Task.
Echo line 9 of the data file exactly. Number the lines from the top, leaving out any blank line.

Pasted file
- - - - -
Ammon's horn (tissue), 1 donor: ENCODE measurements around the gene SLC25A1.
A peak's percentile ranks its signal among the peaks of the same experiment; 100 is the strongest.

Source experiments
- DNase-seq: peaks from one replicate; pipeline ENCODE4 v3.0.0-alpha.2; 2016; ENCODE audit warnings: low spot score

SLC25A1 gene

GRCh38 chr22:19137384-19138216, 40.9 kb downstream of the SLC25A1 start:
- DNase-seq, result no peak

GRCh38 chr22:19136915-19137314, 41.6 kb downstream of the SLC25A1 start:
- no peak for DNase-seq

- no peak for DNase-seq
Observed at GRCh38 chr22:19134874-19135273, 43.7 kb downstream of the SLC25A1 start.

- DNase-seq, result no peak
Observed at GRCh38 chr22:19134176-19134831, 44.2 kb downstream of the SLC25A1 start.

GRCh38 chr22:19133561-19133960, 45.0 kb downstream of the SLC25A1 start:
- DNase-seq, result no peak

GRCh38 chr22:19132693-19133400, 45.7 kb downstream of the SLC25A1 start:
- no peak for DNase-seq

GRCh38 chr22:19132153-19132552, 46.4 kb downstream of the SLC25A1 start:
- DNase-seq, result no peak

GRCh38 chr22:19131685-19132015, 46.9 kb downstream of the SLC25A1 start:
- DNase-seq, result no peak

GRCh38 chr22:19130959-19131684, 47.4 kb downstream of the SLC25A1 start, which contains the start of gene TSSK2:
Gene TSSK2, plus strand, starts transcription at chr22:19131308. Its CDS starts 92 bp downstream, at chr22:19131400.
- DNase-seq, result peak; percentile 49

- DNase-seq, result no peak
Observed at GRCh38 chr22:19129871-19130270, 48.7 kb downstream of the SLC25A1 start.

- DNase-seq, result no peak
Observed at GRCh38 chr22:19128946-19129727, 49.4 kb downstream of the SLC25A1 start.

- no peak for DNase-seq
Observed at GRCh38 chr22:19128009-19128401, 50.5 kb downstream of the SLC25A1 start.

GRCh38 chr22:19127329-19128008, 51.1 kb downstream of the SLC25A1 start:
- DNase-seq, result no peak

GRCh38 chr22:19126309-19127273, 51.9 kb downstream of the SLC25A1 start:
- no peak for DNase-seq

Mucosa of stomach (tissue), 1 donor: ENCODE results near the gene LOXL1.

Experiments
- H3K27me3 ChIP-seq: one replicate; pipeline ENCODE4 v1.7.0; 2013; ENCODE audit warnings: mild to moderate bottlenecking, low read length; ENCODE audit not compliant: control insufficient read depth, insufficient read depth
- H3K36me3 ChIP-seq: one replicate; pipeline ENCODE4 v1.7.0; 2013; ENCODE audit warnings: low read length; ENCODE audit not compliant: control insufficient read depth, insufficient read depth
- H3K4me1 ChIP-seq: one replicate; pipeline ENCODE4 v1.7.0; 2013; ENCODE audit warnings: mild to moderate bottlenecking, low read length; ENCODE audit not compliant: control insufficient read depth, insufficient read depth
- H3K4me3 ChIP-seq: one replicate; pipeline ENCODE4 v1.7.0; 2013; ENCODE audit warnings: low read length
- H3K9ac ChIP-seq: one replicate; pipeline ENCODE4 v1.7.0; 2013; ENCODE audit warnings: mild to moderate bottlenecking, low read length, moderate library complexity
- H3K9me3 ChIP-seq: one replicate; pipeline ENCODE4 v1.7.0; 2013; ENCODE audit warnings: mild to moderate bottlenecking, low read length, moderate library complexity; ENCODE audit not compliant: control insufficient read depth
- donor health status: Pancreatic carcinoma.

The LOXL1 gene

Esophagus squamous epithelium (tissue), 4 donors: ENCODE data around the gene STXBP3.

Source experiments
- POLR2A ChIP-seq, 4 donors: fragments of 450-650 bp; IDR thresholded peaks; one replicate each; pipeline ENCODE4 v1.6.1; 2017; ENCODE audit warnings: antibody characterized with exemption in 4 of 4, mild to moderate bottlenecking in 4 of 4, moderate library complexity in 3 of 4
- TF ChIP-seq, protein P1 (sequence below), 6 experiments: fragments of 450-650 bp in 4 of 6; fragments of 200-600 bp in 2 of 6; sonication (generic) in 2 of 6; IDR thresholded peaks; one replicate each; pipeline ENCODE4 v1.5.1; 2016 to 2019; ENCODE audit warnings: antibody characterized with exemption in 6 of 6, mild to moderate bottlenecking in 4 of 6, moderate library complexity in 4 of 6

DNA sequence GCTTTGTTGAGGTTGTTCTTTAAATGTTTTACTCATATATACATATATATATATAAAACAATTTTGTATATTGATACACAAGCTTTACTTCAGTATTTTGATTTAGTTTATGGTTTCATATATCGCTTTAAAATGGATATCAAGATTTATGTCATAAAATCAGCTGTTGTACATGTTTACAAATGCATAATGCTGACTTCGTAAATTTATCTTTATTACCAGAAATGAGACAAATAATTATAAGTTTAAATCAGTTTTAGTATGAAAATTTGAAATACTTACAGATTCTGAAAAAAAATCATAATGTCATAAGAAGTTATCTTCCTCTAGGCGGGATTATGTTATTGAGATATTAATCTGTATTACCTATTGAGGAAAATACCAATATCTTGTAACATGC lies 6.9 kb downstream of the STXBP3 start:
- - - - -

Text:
- no peak for DNase-seq